Haskell officials look for relationships with outside organizations to boost funding needs that are not being met by Congress.
A government research lab in New Mexico has pledged about $110,000 this year to help Haskell Indian Nations University improve its math and science programs.
Sandia National Laboratories of Albuquerque, N.M., has endowed a one-year visiting professorship in mathematics at Haskell and will fund three half-time graduate teaching assistants from Kansas University, who will support instruction in math, physics and chemistry at Haskell in the 1994-95 academic year.
"There is a serious deficiency in science and engineering education in the United States," said William R. Dawes Jr., manager of education outreach at Sandia. "It's in our own best interest to assure that we have a well-qualified pool. We don't need everyone to become a scientist. But we do need everyone to have an appreciation for science."
Sandia and the Department of Energy's other national laboratories have focused on improving science, math and engineering education from kindergarten through college, Dawes said Tuesday during a visit to Haskell.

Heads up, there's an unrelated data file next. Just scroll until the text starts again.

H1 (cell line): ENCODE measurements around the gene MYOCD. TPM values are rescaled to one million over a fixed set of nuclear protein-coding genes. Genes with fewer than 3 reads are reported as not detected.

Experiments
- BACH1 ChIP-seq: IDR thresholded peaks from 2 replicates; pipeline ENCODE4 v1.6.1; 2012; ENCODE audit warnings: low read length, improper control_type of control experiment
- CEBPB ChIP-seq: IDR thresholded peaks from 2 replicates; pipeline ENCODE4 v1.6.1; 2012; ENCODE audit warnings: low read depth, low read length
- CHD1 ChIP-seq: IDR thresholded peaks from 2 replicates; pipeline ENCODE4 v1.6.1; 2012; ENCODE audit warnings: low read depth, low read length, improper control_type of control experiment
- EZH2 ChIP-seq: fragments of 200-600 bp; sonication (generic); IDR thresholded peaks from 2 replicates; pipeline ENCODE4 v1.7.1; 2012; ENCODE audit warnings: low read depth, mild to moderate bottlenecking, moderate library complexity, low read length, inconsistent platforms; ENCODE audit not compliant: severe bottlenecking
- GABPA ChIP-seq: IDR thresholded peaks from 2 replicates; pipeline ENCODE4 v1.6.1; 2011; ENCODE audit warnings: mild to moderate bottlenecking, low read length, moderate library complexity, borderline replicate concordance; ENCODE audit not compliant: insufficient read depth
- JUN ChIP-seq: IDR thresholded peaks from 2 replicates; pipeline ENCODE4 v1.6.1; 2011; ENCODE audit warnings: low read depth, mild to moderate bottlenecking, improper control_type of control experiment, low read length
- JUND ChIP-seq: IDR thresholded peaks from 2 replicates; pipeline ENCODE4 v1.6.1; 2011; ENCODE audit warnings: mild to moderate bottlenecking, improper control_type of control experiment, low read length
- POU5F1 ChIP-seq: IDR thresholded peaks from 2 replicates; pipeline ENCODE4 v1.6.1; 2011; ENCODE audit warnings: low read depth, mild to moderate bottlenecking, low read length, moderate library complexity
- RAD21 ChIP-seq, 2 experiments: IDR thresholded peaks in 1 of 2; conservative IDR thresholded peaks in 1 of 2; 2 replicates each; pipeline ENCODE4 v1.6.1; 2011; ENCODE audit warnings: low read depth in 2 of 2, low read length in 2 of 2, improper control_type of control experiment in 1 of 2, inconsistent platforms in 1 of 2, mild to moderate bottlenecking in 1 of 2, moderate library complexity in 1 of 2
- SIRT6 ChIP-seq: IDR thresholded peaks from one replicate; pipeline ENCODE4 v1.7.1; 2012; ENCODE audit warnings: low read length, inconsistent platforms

In particular, Dawes said, the national laboratories are trying to nurture math and science programs at colleges with large minority student bodies, which historically haven't been funded as well as larger universities such as KU.
"Our appropriated funds from the Bureau of Indian Affairs -- our budgets -- have not kept pace with the scope of our programs, our growing enrollment," said Dan Wildcat, chairman of Haskell's department of natural and social sciences. "That's why we're going after this -- to make up where we are falling short."
Wildcat said he hoped the relationship with Sandia would expand and that, eventually, Haskell would be included in a science and technology alliance of national laboratories and minority colleges.
Dawes said he'd like to see Sandia scientists spend sabbaticals of up to two years as visiting faculty members at Haskell.
Earlier this year Haskell and Sandia signed a memorandum of understanding that paved the way for expanding the relationship between the institutions.